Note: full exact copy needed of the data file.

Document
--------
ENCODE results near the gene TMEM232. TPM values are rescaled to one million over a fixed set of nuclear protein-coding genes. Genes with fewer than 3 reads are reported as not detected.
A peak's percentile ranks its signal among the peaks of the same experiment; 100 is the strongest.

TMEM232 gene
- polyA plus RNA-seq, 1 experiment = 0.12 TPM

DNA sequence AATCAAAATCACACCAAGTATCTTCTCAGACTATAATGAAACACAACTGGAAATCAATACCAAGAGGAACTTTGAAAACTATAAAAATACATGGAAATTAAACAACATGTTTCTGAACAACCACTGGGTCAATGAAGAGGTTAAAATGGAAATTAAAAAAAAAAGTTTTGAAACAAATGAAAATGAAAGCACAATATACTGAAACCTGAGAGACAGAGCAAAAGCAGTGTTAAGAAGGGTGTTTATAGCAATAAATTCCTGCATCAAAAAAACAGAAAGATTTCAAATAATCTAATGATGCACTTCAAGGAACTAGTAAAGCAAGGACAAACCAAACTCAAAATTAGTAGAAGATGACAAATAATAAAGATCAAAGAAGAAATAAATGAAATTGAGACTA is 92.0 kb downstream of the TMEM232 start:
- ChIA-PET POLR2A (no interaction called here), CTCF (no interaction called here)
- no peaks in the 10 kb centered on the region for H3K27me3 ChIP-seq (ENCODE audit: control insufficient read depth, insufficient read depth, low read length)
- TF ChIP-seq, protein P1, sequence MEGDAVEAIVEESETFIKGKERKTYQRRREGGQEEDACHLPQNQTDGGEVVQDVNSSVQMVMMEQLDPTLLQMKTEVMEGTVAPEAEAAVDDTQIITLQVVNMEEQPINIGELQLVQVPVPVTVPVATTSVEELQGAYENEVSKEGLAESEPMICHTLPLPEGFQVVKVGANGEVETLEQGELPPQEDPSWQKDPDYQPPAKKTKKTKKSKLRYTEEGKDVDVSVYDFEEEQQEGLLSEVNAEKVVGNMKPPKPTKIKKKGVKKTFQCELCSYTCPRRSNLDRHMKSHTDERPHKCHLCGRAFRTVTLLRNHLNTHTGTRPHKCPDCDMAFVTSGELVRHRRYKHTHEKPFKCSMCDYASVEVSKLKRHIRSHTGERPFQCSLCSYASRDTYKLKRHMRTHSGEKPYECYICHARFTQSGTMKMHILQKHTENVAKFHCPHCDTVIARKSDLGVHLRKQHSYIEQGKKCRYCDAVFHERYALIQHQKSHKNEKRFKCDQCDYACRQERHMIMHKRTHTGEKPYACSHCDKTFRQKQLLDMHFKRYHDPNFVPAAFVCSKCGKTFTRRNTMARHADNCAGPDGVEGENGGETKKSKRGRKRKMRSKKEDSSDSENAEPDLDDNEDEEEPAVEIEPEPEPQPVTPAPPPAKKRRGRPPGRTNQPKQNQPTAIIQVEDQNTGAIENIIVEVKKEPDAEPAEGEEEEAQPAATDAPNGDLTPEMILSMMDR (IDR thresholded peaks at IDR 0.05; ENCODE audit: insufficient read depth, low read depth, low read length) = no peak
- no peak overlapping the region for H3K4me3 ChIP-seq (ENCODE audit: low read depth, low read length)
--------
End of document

ENCODE results near the gene TMEM232. TPM values are rescaled to one million over a fixed set of nuclear protein-coding genes. Genes with fewer than 3 reads are reported as not detected.
A peak's percentile ranks its signal among the peaks of the same experiment; 100 is the strongest.

TMEM232 gene
- polyA plus RNA-seq, 1 experiment = 0.12 TPM

DNA sequence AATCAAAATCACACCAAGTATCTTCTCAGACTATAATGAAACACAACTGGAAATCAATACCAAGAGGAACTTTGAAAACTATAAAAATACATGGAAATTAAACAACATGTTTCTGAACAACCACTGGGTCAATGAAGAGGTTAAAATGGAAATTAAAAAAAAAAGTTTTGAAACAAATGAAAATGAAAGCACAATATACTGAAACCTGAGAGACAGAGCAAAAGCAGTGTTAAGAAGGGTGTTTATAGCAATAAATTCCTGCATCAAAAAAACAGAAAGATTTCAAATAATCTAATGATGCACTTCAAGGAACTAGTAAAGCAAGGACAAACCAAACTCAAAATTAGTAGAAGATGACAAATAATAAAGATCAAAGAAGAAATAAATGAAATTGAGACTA is 92.0 kb downstream of the TMEM232 start:
- ChIA-PET POLR2A (no interaction called here), CTCF (no interaction called here)
- no peaks in the 10 kb centered on the region for H3K27me3 ChIP-seq (ENCODE audit: control insufficient read depth, insufficient read depth, low read length)
- TF ChIP-seq, protein P1, sequence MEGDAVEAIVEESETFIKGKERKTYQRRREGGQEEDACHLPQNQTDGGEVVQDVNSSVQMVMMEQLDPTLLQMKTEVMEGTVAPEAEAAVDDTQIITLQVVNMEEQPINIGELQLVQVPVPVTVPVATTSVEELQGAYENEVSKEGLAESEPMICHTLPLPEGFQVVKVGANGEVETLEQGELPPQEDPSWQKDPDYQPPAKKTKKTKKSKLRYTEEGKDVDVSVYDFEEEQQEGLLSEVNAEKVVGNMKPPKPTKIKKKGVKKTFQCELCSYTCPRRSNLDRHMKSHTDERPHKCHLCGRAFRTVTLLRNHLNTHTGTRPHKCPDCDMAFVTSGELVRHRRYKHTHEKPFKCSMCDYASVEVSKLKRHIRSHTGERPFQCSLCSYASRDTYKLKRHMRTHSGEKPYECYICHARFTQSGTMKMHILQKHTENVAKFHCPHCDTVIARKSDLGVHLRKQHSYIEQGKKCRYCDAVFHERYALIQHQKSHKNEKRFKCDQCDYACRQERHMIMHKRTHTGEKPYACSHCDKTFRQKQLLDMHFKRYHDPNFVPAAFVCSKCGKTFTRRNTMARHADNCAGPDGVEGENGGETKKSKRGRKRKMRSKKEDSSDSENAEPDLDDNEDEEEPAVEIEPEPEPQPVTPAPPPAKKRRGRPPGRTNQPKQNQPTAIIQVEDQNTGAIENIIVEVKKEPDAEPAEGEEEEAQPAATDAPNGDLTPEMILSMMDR (IDR thresholded peaks at IDR 0.05; ENCODE audit: insufficient read depth, low read depth, low read length) = no peak
- no peak overlapping the region for H3K4me3 ChIP-seq (ENCODE audit: low read depth, low read length)